There is no doubt but that tlie present struc-
ture occupies the site, if it do not indeed in-
clude within its walls the dwelling, of the
ancient Saxon possessors of these manors.
The Castle Hall is of great antiquity, and in
perforating its walls during some recent
alteration, a spur was found of that kind
which M'as in use before armour was made
to bend, and also other rude implements
of an earlier age. The gigantic tire- place,
where the feudal retainers were wont to
assemble round a blazing pile of enormous
logs of oak, was also discovered, and passages
were traced within the massive walls, con-
structed probably as a means for conceal-
ment, or of secret communication during those
turbulent ages. The building has at various
times been much altered and enlarged by its
various possessors, but the late noble pro-
prietor, with a taste and energy which pos-
terity will appreciate, has rendered the
castle worthy of the domain, and of the
noble race to whom it has descended. The
style is of the period of James the First.
The elevated portions of the north and south
fronts, and the pinnacles and perforated work
which surmount the building, liave a light
and yet imposing appearance. The Herbert
griffin holdmg in its mouth the bloody hand
appears beautifully carved in stone in every
variety of attitude, and the portcullis, so
long borne on their banners by that family,
is continually seen mixed up with badges,
shields, and heraldic devices, introduced at
diflerent periods by alliances with other
noble families, mcluding the Howards, Mar-
mions, Aclands, Nevilles, Veres, Parrs, &c.
&c. Each angle of the fabric is flanked by
a tower, of elegant proportions, and on the
western side arises, from the site of the old


feudal keep, a magnificent and massive
towei-, giving an effect of height and gran-
deur to tlie whole, which no description
can adequately convey. The park is ex-
tensive, and in its variety of scenery would
appear to include in itself all the pe-
culiar beauties of the county in which it
is situated. Tlie magnificent avenues, the
dark groves of oak, the boundless woods,
and the open glades of this favoured spot,
form combinations of scenery which in
variety and eifect have not often been
exceeded. Towards the northern verge of
the park, a lake embosomed in the forest
presents a rare scene of tranquil beauty.
In this seduced spot the late Earl restored a
Casino, built on the margin of tlie water by
his ancestor, Henry Herbert, Earl of Pem-
broke, in the 17th century, and there his
Lordship resided with his family, while the
recent alterations were carried on at the
Castle. Looking across the water, heath-
clad islands and deep glades in the forest
give unusual interest to this delightful
scene. In the spring, banks clothed with
exotic vegetation present masses of sparkling
bloom, and a profusion of azeleas of every
varying hue load the air with their perfume.
It is admitted that for the beautj^,
luxuriance, and variety of its American
plants, Ilighclere, as it was the first place
in the kingdom where they attained perfec-
tion, surpasses every other at the present
day. In the centre of the park,_ and com-
manding a view which of its kind is un-
rivalled, stands the Pavilion or Temple.
The waters of the upper lake wash the foot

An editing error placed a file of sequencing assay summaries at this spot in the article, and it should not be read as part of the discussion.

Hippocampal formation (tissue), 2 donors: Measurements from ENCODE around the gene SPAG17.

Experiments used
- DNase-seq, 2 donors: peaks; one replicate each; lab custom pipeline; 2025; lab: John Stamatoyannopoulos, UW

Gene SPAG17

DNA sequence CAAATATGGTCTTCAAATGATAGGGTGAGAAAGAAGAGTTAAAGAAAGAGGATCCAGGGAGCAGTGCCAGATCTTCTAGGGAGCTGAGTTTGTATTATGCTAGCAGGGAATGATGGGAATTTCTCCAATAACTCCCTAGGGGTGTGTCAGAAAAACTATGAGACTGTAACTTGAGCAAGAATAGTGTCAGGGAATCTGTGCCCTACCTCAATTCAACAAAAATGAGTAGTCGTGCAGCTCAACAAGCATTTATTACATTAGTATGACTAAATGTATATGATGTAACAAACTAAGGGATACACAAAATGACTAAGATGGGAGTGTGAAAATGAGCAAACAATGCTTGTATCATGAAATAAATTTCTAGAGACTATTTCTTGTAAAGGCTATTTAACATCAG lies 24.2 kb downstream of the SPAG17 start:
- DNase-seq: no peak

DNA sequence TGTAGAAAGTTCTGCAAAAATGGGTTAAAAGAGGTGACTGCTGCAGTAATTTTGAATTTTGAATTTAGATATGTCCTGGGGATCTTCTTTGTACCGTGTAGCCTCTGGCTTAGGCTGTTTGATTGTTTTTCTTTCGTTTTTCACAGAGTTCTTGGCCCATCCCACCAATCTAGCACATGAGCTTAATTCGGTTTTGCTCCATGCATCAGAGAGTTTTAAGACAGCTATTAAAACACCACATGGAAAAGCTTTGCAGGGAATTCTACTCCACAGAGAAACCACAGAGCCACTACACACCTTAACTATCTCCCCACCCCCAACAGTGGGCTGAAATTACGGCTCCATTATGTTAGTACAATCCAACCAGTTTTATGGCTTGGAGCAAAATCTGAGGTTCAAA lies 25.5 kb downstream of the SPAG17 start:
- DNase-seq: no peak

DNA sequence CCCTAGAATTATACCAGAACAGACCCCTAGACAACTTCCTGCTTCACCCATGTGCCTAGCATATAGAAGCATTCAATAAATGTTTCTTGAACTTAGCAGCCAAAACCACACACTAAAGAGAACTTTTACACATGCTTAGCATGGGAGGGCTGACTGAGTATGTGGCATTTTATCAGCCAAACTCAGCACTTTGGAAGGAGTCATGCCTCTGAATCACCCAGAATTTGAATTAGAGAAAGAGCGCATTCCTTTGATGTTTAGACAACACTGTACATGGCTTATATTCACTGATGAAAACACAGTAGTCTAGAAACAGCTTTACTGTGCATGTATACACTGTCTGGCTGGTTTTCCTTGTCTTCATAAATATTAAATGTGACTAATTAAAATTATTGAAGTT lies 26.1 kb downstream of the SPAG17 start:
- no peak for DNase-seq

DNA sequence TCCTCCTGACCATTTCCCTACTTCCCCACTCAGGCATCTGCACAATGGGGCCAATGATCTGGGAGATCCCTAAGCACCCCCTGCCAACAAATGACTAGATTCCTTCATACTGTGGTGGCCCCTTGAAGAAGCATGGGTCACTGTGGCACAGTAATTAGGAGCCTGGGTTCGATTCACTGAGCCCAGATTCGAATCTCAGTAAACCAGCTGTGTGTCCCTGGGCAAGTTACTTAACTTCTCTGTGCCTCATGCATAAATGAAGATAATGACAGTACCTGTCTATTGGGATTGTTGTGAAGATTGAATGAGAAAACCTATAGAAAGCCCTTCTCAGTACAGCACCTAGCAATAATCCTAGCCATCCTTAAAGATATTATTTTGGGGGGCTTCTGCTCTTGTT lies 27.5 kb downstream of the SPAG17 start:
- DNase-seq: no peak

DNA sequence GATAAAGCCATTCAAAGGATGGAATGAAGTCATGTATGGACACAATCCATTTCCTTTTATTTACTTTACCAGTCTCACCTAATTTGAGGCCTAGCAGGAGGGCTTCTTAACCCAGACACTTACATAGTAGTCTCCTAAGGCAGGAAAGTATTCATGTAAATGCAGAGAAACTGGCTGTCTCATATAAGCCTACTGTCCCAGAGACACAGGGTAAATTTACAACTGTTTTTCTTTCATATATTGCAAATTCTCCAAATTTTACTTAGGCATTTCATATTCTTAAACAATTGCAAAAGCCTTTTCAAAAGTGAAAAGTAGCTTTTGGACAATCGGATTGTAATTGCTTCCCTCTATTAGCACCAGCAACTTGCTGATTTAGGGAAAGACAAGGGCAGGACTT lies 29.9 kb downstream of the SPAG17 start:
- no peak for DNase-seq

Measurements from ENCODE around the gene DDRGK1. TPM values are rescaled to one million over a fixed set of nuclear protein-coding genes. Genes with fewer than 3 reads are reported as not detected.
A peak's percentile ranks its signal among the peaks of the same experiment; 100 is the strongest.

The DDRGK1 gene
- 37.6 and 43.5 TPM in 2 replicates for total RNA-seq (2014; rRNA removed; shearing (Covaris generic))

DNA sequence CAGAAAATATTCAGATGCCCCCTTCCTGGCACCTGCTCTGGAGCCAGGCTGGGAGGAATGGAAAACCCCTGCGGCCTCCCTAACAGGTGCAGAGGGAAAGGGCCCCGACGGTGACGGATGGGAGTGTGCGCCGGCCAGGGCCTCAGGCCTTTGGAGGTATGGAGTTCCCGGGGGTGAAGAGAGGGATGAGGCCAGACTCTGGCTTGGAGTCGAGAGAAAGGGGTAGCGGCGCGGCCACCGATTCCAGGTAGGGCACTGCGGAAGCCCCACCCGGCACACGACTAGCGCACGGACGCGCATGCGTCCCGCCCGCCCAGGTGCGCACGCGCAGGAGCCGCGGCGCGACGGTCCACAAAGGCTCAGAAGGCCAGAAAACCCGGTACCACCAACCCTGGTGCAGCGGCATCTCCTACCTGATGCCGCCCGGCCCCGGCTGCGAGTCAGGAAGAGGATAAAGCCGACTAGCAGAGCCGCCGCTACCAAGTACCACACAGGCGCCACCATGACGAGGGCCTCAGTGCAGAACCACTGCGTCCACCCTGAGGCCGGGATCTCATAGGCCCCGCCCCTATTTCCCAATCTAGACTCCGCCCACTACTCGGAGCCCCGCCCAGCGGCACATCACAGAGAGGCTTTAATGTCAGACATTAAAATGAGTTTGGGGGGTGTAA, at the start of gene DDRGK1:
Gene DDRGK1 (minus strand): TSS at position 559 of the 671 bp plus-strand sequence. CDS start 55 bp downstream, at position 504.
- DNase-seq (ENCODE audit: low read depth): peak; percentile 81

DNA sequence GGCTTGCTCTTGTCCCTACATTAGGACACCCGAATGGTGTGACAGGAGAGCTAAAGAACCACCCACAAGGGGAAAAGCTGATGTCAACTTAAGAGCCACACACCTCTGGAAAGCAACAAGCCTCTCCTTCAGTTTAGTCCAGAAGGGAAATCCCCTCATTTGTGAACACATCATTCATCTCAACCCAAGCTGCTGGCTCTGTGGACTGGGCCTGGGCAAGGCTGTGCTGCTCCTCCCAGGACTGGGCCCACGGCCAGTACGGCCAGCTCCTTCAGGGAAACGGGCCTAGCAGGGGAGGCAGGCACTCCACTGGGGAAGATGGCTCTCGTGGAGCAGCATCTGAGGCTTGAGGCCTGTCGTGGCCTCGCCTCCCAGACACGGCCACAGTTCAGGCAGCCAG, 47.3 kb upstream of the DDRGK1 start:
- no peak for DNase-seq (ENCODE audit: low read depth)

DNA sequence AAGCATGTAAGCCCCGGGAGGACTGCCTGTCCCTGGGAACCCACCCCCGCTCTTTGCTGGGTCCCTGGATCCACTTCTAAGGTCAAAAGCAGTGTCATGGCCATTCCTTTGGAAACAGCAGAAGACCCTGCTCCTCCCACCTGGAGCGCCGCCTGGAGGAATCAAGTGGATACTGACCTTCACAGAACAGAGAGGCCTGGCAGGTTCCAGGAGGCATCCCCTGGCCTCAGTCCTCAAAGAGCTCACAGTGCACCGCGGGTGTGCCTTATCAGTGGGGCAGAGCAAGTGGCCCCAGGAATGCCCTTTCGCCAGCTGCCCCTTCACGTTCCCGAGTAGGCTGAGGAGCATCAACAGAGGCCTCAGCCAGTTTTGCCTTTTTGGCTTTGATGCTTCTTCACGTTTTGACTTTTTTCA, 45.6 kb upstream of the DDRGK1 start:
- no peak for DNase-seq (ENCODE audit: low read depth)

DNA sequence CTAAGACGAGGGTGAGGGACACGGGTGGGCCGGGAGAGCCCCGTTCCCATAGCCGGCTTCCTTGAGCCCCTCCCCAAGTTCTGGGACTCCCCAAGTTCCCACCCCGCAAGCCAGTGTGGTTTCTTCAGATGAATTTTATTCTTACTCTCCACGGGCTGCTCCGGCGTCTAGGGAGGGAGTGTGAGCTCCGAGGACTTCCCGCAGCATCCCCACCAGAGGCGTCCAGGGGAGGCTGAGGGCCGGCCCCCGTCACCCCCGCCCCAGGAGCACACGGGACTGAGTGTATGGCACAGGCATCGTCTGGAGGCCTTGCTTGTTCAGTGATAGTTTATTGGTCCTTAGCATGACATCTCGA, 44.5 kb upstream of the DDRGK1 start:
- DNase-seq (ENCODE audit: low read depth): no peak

of the abrupt emmence on which it stands :
and while the Castle, the Casino, the
Siddown and Bcacon~4ullSj thejioble woods
and spreading lakes, fill the eye with wonder
and delight, an exquisite woodland view of
the country far to the North and _ West
completes a scene, which it were difficult
indeed for the most skilful artist to delineate.
Plere, with a liberality worthy of imitation,
the noble Earl provided rooms of recep-
tion for the numerous parties who visit
this domain ; and here, without interruption,
they may wander as they will, amid scenes
of 'beauty and grandeur which the most
insensate must enjoy. But perhaps the
peculiar feature of tliis interesting property
is its free Warren and free Chase. These
almost immemorial rights here still remain,
and constitute in themselves a species of
feudal superiority in the very heart of tlie
kingdom, which has no parallel. Given in
the earliest days of the monarchy, confirmed
by successive grants, and when the feudal
confirmation ceased to be issued, main-
tained on the score of ancient privilege
and ancient grant, with singular and praise-
worthy determination, by the present

family down to the present Earl, these
rights survive, a solitary specimen of those
great and exclusive Norman free chases
which Avere once the appanage of the more
powerful barons of those days. In virtue
of these singular rights the game over all
the district, whether on waste lands or on
private properties, belongs exclusively to
the Earls of Carnarvon.

GARENDON ABBEY, Leicestershire. Ga-
REN'DON, or, as it was anciently styled,
Geroldo7iia, is the beautiful seat of Charles
March Phillipps, Esq., formerly M.P. for
Leicestershire. The mansion stands on the
site of the mitred abbey founded by Robert
Bossa, ^Earl of Leicester, in ILSS (ofwjiich
the oflices still retain a portion) ; and it
aflfords another proof that the monks of those
days not only knew ?ioiv, but whej-e, to build.
At the dissolution tlie manor was granted
to the Earl of Rutland, whose daughter be-
came the wife of George Villiers, the cele-
brated Duke of Buckingham, and her resi-
dence here formed a happy sulyect for Sir
John Beaumont's muse. In 1G52 it was sold
to John Thurlow, and in 1G82 it was pur-
chased by Sir Ambrose Pliillipps for £28,000.
An appai-ently hereditary taste for architec-
ture and landscape gardening in the Phillipps'
family has rendered Garendon one of the
finest seats in the midland counties. The
mansion, which retains no trace of the mo-
nastic style, was erected by Samuel Phillipps,
Esq., from a design which he brought from
Italy. The western and principal front is